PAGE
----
Jeweller Sarah Gardner On Building A Brand, Managing Motherhood + Battling Blood Cancer

Sarah Gardner is one of Australia’s most successful contemporary jewellery designers, best known for her treasure-inspired gold rings featuring Australian opals and other locally-sourced gemstones. 

She founded her eponymous label in 2011, and became a mother to her daughter Rose, with her partner Damien Coleman, in 2015. 

What most people don’t realise, is that for the last 18 months, Sarah has been living with a myeloproliferative neoplasm (MPN)—a rare, incurable, and progressive blood cancer. She was diagnosed in December 2021, and has been sensitively navigating parenthood, running a business, and her ongoing health issues ever since. 

We joined Sarah for a conversation about how she manages these many roles, and how the community can support her and others suffering from MPN.

Amelia Barnes

Sarah Gardner in the studio with with daughter, Rose. Photo – Alisha Gore for The Design Files

Sarah manages her business Sarah Gardner Fine Jewellery alongside being a mother and living with blood cancer. Photo – Alisha Gore for The Design Files

Sarah Gardner Fine Jewellery jewellery is made my five makers across the label’s Sydney showroom or head office, with precious gemstones set by stone setters. Photo – Alisha Gore for The Design Files

Sarah’s pieces are brimming with coloured Australian gemstones reminiscent of buried treasure. Photo – Alisha Gore for The Design Files

Rose assisting Sarah in the studio. Photo – Alisha Gore for The Design Files

Sarah was diagnosed with a myeloproliferative neoplasm in late 2011. Photo – Alisha Gore for The Design Files

‘We told Rose early on that there was something wrong with my blood. We did gently tell her it was blood cancer—I didn’t want her to hear cancer in another context and equate it with dying. It didn’t mean to her what you would think as she had no understanding of ‘cancer,’ says Rose. Photo – Alisha Gore for The Design Files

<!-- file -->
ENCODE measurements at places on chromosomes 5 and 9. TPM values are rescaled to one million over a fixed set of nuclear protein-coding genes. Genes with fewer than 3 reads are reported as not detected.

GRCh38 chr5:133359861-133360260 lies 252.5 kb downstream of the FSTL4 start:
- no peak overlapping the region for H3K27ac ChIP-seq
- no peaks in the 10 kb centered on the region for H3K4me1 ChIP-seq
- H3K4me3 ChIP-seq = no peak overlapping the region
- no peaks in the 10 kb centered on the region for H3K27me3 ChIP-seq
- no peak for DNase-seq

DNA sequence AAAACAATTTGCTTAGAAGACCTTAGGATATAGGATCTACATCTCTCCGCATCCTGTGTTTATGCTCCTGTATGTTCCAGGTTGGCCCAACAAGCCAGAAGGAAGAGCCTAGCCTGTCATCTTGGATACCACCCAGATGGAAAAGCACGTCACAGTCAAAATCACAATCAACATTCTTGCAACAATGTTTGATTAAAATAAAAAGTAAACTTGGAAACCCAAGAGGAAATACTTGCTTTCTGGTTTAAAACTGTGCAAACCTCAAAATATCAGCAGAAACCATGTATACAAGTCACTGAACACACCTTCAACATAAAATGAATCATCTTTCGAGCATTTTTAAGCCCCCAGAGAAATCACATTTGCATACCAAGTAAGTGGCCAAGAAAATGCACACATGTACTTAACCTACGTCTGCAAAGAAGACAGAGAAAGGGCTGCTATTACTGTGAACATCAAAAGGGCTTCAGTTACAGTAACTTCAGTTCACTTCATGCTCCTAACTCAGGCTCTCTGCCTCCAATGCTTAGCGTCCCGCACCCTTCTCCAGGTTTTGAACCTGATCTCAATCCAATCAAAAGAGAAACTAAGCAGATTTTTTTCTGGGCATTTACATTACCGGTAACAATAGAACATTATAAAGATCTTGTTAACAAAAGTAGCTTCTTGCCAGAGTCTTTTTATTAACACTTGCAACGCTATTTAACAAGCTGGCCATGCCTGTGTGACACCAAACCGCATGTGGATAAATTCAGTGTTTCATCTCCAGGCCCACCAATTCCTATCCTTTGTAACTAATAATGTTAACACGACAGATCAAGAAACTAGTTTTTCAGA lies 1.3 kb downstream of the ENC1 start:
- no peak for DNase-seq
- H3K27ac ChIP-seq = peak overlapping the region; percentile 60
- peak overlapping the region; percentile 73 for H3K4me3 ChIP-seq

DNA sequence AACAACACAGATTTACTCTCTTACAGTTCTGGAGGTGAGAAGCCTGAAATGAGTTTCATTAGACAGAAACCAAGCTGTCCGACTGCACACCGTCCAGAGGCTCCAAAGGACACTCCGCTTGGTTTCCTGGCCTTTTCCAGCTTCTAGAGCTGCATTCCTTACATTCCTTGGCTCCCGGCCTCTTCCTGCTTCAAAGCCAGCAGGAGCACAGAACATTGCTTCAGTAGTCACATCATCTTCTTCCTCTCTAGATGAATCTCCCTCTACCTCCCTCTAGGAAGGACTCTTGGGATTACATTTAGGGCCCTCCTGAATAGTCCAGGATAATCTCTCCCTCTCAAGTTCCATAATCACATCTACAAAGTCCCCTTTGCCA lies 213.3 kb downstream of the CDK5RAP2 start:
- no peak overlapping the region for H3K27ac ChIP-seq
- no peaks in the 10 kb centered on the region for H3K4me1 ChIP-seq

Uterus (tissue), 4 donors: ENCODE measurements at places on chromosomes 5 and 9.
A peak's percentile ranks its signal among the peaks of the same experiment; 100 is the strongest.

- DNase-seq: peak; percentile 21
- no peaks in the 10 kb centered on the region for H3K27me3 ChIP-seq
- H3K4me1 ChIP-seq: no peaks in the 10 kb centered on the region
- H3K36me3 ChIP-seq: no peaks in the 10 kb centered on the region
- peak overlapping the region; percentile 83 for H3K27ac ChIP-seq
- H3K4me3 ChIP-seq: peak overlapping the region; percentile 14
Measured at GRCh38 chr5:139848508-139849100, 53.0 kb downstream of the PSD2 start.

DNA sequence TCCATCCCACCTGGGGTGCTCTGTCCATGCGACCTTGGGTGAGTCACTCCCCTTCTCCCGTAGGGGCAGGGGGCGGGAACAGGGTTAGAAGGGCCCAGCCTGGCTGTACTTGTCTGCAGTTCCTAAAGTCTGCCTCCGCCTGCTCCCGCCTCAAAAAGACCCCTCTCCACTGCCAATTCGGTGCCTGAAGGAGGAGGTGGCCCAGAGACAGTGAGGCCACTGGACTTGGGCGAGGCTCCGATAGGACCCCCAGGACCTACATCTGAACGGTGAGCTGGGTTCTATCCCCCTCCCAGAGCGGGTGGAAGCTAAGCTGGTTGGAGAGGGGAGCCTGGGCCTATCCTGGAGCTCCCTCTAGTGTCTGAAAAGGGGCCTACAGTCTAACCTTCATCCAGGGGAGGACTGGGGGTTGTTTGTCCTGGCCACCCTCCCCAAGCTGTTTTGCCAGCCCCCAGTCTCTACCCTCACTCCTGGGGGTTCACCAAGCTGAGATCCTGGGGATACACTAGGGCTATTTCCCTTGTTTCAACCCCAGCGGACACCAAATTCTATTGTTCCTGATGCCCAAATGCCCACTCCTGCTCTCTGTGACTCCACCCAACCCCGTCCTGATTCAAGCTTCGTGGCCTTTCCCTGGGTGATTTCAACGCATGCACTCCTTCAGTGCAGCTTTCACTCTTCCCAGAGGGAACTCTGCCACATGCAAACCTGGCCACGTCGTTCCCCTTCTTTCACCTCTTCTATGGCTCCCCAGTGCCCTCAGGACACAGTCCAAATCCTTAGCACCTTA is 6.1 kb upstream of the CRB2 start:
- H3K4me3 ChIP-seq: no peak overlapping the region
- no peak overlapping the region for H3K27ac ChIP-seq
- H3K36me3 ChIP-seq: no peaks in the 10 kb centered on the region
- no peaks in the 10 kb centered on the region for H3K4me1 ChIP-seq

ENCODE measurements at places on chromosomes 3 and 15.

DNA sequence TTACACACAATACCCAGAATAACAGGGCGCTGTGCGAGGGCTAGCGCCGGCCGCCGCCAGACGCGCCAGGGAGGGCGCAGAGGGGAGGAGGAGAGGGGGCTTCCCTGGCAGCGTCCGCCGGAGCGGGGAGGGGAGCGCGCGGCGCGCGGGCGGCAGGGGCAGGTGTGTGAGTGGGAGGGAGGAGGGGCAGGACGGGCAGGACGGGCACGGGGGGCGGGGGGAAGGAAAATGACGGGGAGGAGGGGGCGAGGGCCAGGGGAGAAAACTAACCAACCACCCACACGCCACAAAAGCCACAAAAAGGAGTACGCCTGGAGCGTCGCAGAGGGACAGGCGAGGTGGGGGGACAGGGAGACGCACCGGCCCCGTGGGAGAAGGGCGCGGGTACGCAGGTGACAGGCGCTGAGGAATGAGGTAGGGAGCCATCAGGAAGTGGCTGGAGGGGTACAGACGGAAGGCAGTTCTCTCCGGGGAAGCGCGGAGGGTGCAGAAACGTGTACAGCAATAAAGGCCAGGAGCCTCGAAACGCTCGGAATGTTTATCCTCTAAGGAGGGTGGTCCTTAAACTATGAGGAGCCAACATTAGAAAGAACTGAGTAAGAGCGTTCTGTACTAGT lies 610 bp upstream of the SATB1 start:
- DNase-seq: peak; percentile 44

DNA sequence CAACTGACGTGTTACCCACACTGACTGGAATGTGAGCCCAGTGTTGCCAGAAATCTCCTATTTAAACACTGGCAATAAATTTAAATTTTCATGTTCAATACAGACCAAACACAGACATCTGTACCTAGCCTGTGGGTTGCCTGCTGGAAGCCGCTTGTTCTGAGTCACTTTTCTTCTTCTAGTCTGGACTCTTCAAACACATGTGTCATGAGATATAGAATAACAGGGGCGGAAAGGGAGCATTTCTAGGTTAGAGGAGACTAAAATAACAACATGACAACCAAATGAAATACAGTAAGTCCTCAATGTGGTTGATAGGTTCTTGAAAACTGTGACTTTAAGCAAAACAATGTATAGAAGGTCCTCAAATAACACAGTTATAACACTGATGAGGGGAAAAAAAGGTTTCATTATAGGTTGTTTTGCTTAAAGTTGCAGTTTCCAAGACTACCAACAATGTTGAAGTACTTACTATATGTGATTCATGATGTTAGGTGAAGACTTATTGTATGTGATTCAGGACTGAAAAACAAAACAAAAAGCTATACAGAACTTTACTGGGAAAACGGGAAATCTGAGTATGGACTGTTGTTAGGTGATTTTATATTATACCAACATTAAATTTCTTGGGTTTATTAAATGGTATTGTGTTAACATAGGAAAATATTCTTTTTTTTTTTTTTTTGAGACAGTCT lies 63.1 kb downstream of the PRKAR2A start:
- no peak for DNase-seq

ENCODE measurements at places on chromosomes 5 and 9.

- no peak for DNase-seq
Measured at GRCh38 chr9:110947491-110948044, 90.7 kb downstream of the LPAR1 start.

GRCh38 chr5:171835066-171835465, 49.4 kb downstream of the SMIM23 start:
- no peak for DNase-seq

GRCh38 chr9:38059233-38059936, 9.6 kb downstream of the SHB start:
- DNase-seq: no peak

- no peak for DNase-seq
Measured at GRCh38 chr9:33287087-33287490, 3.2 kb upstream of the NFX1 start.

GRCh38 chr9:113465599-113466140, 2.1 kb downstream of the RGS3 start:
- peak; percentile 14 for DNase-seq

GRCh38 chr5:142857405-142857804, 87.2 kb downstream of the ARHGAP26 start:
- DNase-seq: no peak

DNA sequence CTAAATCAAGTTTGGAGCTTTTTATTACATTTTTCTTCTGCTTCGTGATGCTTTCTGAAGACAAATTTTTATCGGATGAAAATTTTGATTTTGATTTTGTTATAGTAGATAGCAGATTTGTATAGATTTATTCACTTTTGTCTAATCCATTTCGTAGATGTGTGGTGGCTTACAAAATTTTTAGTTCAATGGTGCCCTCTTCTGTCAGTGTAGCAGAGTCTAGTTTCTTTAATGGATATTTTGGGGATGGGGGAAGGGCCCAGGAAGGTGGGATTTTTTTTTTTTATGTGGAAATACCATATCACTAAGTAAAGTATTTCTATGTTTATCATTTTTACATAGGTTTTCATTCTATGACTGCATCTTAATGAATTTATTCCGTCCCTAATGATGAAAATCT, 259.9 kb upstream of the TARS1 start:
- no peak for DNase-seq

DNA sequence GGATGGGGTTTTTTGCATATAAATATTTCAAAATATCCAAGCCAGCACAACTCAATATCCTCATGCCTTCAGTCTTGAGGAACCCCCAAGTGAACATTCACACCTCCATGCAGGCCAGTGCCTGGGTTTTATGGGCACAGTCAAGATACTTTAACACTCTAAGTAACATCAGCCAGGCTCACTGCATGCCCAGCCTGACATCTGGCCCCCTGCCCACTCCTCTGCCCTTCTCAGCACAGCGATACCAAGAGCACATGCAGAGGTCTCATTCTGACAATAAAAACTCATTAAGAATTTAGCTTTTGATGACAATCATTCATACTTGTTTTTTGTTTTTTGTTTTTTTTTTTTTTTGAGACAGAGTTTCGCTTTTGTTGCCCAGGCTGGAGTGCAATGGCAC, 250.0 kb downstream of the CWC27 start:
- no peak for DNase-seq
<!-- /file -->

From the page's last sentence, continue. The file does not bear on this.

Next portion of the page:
Sarah works with locally-sourced gemstones wherever possible. Photo – Alisha Gore for The Design Files

Opals are a signature of her jewellery designs. Photo – Alisha Gore for The Design Files

Being with Rose and creating brings Sarah joy. Photo – Alisha Gore for The Design Files

Early morning walks are a must for Sarah. Photo – Alisha Gore for The Design Files

Amelia Barnes
10th of March 2023

If you’re on Instagram, you’ve likely come across Sarah Gardner Fine Jewellery’s account brimming with coloured Australian gemstones on handcrafted gold pieces reminiscent of buried treasure. Think pebble pendants featuring iridescent opals, unconventional engagement rings with irregular-sized stones, and knotted pretzel rings embedded with multicoloured local gemstones.

Sarah’s career spans almost 30 years, including many personal and professional highs and lows. She currently manages her label, alongside being a mother to her seven-year-old daughter Rose, and battling a rare form of blood cancer.

You can support sufferers of myeloproliferative neoplasms by donating to Sarah’s fundraiser to raise awareness and fund further research into MPNs.

Sarah joins us for open and intimate conversation. 

When did you start Sarah Gardner Fine Jewellery and open your Sydney store?

I had always wanted to be a jeweller. Since I was 12 years old, I dreamt of having my own shop with a bench that I could work from.

I started with a short eight-week silversmithing evening class when I was still at school, then I found a master jeweller who took me on for a week of work experience in year 10. After that finished, I stayed on one day a week doing work experience (while still at school), then a couple of years later, I started a four-year apprenticeship while studying through Enmore Design Centre. I stayed and trained for seven years all with the same master jeweller.